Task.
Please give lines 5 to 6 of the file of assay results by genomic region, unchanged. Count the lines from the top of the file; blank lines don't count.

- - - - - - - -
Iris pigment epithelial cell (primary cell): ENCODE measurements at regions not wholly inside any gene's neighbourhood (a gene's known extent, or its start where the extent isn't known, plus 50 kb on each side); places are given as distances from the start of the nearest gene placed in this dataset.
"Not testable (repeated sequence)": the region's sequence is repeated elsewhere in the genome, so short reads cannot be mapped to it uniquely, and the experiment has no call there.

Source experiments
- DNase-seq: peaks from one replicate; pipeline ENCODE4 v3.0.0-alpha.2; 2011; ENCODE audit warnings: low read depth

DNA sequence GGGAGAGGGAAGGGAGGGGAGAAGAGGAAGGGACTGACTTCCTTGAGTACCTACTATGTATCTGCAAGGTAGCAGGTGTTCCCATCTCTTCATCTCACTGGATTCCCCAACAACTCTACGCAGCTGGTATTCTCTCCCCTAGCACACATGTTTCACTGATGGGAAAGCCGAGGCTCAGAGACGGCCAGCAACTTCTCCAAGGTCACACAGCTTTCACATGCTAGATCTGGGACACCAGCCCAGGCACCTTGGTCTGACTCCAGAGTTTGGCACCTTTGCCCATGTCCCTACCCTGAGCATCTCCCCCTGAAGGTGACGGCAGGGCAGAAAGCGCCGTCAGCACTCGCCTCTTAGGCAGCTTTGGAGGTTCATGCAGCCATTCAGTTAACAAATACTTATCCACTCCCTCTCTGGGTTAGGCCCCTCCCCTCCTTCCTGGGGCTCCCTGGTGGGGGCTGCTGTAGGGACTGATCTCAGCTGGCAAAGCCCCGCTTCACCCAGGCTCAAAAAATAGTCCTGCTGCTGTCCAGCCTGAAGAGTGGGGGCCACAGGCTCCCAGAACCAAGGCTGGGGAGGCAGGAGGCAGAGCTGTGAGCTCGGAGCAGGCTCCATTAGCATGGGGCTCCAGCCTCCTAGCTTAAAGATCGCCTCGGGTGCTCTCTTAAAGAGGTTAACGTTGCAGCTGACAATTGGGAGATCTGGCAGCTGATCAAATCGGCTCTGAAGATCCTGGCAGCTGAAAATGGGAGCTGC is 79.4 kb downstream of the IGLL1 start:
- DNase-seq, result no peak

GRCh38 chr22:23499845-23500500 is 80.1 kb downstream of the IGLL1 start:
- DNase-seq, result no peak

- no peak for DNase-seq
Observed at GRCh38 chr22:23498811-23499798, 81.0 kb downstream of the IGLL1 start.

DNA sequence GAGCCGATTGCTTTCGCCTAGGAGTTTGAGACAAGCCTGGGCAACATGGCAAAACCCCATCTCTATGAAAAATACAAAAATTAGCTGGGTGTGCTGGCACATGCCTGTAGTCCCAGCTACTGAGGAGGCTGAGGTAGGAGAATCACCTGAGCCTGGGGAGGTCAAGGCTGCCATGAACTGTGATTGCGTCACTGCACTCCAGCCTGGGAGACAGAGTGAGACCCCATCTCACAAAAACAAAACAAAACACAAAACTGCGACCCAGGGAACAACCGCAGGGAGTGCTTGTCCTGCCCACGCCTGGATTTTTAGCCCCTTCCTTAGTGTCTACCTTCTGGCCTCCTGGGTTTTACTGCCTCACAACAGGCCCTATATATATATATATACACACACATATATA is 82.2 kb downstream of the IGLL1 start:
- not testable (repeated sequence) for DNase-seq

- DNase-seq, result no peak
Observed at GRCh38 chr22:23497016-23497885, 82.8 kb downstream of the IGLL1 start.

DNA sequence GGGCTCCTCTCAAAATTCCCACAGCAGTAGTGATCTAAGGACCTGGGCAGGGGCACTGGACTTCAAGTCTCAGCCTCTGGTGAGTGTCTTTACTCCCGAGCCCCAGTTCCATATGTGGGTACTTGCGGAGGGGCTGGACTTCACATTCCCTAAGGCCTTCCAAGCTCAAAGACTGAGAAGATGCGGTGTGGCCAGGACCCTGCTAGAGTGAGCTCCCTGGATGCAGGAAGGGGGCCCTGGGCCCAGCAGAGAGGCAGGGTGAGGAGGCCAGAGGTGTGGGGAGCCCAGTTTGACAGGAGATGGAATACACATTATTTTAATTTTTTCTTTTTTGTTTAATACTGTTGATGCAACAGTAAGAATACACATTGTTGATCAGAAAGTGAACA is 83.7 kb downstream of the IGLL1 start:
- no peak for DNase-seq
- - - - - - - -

DNA sequence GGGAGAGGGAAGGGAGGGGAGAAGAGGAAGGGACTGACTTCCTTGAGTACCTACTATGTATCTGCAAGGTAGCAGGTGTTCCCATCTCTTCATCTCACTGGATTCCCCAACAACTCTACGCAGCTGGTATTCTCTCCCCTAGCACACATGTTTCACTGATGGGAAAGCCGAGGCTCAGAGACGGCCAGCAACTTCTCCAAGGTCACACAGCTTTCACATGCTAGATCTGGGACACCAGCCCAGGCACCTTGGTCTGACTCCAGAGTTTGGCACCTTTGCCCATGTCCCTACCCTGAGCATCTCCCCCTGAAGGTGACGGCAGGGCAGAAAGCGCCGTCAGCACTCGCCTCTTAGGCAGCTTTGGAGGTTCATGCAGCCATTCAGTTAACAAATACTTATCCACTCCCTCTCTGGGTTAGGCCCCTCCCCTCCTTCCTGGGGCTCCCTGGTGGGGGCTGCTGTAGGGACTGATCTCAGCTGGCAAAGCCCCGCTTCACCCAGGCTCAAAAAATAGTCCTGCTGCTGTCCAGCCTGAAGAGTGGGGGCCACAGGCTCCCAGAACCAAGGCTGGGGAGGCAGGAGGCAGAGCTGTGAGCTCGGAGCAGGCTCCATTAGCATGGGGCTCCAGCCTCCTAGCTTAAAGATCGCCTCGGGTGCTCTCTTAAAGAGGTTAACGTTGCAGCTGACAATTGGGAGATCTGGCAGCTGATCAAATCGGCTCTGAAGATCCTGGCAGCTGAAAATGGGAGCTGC is 79.4 kb downstream of the IGLL1 start:
- DNase-seq, result no peak